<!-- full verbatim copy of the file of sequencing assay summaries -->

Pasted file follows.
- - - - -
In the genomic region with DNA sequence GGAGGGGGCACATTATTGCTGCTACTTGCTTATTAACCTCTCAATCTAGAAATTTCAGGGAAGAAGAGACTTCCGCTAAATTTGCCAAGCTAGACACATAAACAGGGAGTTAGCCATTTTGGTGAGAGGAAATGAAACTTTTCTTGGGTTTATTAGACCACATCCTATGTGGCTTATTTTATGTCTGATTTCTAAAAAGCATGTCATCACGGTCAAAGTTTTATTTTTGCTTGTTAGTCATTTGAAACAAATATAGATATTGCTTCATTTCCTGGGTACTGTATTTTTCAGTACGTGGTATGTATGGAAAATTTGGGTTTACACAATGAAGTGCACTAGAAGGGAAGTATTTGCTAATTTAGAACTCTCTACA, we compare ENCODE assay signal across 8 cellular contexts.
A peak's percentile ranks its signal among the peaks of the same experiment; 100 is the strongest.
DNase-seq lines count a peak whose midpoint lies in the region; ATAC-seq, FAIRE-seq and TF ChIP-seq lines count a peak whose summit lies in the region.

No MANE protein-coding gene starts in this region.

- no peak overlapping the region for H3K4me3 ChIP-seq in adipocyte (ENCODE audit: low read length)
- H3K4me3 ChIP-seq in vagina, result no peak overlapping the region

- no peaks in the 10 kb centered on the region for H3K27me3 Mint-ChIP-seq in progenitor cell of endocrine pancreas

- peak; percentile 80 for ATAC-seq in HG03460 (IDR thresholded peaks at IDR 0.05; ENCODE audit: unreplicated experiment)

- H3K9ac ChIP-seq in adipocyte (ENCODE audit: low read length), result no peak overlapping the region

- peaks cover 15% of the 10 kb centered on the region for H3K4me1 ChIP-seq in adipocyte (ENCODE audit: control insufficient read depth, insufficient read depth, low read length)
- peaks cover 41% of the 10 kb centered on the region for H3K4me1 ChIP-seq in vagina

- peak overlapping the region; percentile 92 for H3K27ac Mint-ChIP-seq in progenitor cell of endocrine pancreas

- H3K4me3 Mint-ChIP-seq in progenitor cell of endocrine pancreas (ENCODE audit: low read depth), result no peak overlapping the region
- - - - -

In the genomic region with DNA sequence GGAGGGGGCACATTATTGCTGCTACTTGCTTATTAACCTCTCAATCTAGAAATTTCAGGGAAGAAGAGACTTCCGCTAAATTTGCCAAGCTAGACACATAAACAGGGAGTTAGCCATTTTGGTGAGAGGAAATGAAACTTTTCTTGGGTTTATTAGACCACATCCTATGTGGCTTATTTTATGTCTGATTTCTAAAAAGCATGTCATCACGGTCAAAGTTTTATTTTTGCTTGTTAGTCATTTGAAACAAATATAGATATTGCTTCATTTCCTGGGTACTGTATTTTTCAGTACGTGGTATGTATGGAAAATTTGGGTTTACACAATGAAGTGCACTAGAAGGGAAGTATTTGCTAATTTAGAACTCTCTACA, we compare ENCODE assay signal across 8 cellular contexts.
A peak's percentile ranks its signal among the peaks of the same experiment; 100 is the strongest.
DNase-seq lines count a peak whose midpoint lies in the region; ATAC-seq, FAIRE-seq and TF ChIP-seq lines count a peak whose summit lies in the region.

No MANE protein-coding gene starts in this region.

- no peak overlapping the region for H3K4me3 ChIP-seq in adipocyte (ENCODE audit: low read length)
- H3K4me3 ChIP-seq in vagina, result no peak overlapping the region

- no peaks in the 10 kb centered on the region for H3K27me3 Mint-ChIP-seq in progenitor cell of endocrine pancreas

- peak; percentile 80 for ATAC-seq in HG03460 (IDR thresholded peaks at IDR 0.05; ENCODE audit: unreplicated experiment)

- H3K9ac ChIP-seq in adipocyte (ENCODE audit: low read length), result no peak overlapping the region

- peaks cover 15% of the 10 kb centered on the region for H3K4me1 ChIP-seq in adipocyte (ENCODE audit: control insufficient read depth, insufficient read depth, low read length)
- peaks cover 41% of the 10 kb centered on the region for H3K4me1 ChIP-seq in vagina

- peak overlapping the region; percentile 92 for H3K27ac Mint-ChIP-seq in progenitor cell of endocrine pancreas

- H3K4me3 Mint-ChIP-seq in progenitor cell of endocrine pancreas (ENCODE audit: low read depth), result no peak overlapping the region